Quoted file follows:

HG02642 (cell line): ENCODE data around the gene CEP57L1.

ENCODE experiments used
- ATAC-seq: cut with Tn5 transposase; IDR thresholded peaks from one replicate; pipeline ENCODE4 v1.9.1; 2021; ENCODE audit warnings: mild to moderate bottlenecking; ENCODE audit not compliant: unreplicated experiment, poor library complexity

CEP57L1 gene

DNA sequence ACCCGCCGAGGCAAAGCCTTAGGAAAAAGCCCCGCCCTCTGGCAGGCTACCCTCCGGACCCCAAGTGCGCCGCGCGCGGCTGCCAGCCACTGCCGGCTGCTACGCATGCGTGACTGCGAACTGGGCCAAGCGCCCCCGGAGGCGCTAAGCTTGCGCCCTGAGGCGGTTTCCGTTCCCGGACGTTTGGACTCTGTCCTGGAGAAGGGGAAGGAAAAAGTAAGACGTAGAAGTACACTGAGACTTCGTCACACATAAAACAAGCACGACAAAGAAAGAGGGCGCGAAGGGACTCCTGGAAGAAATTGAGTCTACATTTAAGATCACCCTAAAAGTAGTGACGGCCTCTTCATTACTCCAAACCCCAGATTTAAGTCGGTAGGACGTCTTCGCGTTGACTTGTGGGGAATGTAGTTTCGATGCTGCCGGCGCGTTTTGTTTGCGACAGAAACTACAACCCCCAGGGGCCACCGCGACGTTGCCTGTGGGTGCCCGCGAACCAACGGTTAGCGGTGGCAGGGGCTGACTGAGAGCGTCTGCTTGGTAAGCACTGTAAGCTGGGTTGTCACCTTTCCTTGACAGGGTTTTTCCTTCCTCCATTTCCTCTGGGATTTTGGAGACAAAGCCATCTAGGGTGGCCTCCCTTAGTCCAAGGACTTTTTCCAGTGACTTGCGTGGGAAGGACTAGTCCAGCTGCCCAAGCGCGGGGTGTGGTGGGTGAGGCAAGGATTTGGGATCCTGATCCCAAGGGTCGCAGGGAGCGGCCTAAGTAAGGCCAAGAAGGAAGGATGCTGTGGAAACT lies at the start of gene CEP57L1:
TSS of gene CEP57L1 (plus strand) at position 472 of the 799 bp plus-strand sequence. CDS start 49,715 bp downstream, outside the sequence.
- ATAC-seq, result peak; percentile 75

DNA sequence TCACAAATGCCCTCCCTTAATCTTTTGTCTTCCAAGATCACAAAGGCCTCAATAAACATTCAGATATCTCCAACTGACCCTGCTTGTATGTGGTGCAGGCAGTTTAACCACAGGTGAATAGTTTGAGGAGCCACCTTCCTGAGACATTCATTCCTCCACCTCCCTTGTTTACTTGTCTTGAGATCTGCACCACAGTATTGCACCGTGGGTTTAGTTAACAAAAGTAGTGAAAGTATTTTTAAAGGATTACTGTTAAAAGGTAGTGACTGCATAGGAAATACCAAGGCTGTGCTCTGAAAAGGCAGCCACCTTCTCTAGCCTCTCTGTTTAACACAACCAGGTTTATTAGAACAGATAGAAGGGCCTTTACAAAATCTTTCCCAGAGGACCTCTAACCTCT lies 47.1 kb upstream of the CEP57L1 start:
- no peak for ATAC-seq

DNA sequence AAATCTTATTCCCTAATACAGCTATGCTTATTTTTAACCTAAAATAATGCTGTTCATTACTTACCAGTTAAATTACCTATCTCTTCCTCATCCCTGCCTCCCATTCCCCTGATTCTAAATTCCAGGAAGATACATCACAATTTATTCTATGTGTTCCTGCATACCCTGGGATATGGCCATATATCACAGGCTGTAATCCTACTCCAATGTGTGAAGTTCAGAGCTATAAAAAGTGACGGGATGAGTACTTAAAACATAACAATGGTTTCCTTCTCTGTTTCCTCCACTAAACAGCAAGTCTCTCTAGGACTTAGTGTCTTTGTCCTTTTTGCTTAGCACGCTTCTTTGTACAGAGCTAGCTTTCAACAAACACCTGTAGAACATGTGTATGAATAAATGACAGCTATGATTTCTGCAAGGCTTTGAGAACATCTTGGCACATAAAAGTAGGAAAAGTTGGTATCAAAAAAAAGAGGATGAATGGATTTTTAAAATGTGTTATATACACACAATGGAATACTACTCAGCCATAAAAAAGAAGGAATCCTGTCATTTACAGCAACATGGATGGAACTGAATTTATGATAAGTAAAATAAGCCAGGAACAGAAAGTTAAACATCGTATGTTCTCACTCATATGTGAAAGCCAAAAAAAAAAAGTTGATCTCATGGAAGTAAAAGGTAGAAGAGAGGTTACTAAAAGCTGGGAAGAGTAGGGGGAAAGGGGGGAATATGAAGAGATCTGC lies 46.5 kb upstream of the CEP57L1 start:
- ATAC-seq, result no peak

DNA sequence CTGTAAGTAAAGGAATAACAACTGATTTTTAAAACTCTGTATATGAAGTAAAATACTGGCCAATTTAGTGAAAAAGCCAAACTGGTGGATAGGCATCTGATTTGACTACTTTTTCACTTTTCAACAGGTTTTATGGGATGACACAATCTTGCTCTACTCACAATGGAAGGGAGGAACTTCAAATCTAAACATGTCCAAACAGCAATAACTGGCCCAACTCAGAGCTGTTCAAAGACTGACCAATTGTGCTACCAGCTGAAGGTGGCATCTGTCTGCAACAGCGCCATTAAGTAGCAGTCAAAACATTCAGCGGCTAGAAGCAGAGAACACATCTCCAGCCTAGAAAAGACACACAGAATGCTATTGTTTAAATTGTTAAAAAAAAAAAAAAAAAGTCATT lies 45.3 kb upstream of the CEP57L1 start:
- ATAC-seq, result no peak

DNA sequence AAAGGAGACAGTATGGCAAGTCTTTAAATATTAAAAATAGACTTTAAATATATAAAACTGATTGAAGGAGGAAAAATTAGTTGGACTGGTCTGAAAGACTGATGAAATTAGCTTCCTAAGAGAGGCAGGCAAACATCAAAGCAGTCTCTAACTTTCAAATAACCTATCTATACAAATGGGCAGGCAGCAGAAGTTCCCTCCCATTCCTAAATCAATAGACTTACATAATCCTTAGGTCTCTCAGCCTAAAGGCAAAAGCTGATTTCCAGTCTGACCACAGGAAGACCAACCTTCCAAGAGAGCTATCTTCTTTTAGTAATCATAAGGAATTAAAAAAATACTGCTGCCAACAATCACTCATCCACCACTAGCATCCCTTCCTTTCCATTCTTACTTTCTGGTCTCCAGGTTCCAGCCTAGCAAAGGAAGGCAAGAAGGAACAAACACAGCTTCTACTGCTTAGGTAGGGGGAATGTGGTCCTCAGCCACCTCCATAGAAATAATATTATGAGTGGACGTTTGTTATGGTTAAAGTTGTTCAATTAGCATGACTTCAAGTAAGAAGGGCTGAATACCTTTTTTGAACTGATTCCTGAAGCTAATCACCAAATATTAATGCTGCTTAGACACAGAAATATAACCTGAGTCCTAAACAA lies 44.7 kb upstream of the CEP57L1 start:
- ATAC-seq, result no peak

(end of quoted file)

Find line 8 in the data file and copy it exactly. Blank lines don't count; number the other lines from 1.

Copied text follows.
DNA sequence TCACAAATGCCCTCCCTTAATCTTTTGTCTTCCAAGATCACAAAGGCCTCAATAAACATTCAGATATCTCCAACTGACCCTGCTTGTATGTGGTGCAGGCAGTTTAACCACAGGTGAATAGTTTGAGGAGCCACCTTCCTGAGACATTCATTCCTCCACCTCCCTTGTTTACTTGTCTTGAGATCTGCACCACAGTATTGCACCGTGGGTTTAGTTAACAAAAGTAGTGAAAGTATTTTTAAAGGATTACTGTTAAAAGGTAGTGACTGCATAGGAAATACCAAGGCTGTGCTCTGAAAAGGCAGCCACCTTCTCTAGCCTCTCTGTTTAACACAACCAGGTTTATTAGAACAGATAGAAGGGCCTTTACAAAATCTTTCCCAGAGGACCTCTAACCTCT lies 47.1 kb upstream of the CEP57L1 start: